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Alabama’s 8 boat dock fire victims identified, including mother and her five children

Eight people killed in a boat dock fire in northeastern Alabama were identified Wednesday, including a mother and her five children, the Jackson County coroner said.

The mother was identified as Grace Annette Watson Miles, 40 and her children as Christopher Zane Long, 19; Bryli Anniston Long, 16; Trayden Dominic Miles, 10; Kesston Damien Miles, 9; and Dezli Nicole Miles, 7.

A GoFundMe page for the family has raised nearly $20,000 by Wednesday.

The other two victims of Monday morning’s blaze at Jackson County Park Marina at Guntersville Lake were Amanda Foster, 38, and Yancy Ferrell Roper, 54, according to Jackson County Coroner John Jordan.

While officials said Tuesday the preliminary investigation was focused on “one boat in particular,” Jackson County Emergency Management Director Paul Smith told reporters further examination determined that was the wrong vessel.

State and federal investigators are searching for a 40- to 45-foot “boat of interest” but several vessels have matched that description, according to Smith.

Smith said many vessels at the dock burned down to the water line, hampering the ability of investigators to identify them.

Fire extinguishers on the dock were working and had been inspected in October, according to Smith.

The fire, starting not long after midnight, tore through numerous boats that were docked at the lake. Some boats were occupied, and flames forced several people to jump into the water.

Some of the roughly 35 destroyed vessels were houseboats where people lived full time. Seven people swam to safety or were rescued, and were taken to a hospital for treatment, officials said. They were treated and quickly released, the fire department said, and some ha dminor injuries or minor hypothermia from the cold water.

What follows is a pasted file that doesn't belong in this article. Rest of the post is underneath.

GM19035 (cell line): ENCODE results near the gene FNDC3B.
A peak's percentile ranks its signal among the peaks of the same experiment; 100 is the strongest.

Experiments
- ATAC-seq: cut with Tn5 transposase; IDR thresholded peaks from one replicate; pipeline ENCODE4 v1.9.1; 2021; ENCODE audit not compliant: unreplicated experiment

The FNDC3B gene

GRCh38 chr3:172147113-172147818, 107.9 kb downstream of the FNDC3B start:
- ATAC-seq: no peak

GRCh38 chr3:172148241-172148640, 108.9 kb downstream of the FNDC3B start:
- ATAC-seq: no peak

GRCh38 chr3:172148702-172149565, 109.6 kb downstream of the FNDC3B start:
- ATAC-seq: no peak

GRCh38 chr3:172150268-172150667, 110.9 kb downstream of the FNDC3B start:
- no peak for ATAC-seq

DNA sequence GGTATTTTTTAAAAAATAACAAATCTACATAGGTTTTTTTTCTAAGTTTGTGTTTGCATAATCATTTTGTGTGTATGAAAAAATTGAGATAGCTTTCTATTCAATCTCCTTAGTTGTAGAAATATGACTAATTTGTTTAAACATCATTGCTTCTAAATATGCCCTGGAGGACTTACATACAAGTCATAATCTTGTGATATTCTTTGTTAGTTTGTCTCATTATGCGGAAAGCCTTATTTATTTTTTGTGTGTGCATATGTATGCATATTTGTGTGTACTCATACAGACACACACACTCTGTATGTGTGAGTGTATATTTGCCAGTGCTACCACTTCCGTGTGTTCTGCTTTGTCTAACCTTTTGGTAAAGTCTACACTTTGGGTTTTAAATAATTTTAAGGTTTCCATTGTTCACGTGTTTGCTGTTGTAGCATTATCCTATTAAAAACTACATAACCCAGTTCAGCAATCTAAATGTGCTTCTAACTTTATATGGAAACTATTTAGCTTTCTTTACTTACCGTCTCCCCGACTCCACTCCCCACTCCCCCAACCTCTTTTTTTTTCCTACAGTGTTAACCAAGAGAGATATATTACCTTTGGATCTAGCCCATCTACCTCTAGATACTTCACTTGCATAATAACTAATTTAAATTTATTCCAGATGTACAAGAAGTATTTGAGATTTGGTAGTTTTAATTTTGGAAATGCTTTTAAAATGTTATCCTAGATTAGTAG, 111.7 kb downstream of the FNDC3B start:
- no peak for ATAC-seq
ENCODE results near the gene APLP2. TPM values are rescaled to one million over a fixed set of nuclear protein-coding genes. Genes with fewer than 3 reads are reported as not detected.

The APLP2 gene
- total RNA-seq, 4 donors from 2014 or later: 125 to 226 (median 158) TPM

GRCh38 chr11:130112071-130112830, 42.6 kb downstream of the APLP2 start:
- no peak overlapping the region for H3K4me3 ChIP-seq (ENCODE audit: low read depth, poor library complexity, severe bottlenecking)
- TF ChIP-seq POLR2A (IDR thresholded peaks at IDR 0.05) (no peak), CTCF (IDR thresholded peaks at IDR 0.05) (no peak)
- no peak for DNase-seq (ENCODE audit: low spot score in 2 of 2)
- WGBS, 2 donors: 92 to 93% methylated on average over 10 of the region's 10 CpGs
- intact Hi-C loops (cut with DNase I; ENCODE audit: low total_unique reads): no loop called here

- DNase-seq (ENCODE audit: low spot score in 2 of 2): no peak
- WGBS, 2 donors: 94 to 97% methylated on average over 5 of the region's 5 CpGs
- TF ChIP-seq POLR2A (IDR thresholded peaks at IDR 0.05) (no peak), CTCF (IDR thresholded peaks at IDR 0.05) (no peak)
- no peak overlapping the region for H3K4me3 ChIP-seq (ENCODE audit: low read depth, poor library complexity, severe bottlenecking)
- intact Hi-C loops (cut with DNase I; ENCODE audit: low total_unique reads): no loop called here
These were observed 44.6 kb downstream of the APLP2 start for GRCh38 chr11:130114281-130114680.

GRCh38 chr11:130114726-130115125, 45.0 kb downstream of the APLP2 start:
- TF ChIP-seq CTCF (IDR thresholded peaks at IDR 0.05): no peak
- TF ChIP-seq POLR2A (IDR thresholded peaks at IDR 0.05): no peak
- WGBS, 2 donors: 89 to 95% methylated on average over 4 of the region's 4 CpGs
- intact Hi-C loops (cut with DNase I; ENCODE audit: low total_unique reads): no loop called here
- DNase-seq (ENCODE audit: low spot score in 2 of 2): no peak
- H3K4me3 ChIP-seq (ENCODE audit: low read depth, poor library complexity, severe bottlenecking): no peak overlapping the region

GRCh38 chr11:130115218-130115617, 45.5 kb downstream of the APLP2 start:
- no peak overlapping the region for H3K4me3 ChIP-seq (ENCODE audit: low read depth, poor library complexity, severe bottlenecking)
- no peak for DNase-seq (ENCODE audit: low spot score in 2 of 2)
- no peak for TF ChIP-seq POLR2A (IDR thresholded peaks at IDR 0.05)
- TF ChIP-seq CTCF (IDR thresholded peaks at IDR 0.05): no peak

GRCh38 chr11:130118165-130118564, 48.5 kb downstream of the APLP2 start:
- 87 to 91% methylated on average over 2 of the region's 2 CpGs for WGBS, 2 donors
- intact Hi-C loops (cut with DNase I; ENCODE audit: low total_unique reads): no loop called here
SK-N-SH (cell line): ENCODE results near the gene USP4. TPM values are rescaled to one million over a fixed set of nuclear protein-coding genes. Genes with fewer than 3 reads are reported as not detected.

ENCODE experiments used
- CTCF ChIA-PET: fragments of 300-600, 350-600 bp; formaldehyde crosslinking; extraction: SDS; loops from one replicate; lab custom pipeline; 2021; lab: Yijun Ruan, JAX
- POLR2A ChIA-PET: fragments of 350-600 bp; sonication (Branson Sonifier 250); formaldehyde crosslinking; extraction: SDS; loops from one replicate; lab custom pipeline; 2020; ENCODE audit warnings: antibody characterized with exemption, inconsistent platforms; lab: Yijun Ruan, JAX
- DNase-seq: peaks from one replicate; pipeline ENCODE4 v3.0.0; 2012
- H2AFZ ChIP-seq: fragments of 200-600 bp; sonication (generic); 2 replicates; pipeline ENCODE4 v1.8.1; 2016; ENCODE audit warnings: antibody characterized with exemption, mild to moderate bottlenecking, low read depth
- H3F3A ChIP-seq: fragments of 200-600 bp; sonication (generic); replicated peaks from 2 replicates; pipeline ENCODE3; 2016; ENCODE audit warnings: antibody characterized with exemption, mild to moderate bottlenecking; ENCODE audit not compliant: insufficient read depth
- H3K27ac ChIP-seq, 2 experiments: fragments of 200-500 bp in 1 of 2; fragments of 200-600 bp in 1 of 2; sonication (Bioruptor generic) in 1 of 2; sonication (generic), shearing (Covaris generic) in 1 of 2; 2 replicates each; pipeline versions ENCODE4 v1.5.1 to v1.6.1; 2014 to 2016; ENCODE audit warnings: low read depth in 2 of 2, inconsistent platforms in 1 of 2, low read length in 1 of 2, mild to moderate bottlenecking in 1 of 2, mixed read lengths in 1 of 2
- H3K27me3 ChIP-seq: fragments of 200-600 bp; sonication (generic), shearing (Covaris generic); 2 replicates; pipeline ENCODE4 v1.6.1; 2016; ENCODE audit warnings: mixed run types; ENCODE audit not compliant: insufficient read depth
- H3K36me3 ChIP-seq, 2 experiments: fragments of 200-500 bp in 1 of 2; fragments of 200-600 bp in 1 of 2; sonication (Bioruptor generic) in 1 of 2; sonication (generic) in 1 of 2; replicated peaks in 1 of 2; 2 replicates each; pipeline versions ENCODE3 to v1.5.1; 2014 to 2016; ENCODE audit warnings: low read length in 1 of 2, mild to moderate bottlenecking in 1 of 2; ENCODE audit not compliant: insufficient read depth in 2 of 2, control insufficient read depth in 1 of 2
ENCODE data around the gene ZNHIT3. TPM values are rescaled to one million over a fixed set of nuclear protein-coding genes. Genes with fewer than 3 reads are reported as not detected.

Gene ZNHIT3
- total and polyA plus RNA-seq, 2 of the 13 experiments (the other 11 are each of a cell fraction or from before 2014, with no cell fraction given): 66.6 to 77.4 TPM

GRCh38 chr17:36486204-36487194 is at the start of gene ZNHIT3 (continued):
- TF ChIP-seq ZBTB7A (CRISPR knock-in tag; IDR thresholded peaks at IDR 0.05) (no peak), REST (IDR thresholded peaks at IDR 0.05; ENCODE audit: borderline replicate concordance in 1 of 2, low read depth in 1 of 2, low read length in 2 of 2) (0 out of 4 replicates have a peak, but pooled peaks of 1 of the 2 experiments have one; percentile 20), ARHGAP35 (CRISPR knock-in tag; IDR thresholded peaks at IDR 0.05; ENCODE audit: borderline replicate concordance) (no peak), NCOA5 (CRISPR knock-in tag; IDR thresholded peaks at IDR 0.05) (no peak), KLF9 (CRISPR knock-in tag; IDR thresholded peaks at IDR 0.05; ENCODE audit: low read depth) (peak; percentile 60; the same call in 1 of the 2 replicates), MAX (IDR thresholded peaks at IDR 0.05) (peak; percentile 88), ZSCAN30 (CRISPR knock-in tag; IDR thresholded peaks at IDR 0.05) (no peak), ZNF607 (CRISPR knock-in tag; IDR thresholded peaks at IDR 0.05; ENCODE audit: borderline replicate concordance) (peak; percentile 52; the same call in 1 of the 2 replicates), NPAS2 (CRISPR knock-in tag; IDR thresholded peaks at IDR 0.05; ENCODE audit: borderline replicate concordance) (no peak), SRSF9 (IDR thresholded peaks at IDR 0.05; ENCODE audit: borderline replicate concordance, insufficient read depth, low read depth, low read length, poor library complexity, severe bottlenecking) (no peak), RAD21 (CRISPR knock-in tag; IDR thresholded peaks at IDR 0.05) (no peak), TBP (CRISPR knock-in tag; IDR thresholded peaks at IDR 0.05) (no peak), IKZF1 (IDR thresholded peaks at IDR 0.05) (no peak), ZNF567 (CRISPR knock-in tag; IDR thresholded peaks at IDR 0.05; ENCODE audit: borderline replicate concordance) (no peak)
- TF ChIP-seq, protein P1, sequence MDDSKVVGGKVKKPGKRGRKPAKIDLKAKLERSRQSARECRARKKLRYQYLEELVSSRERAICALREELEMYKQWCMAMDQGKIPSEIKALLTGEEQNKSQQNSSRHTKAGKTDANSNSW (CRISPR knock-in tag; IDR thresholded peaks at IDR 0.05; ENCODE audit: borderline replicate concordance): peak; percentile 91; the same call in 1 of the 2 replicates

Smith said Tuesday that work crews were recovering debris and containing and collecting fuel that spilled. Water samples were being taken.

There are simultaneous investigations being conducted by the US Coast Guard and National Transportation Safety Board as well as the State Fire Marshal and federal Bureau of Alcohol, Tobacco, Firearms and Explosives.

Firefighters arrived around 12:40 a.m. local time Monday to a chaotic scene, Scottsboro Fire Chief Gene Necklaus told HLN.

“People … were jumping into the water, either off the back of their boats or retreating to the end of the dock just trying to avoid the fire before they had to,” Necklaus said Tuesday. “Several people would pile up in a boat, it appears, and then try to push away from the dock.

“But boats were burning, floating off, bumping into each other and setting other boats on fire just as fast as you can imagine.”

The fire’s location — on a covered dock that extended well out into the lake — made it difficult for firefighters to access, Necklaus told reporters a day earlier.

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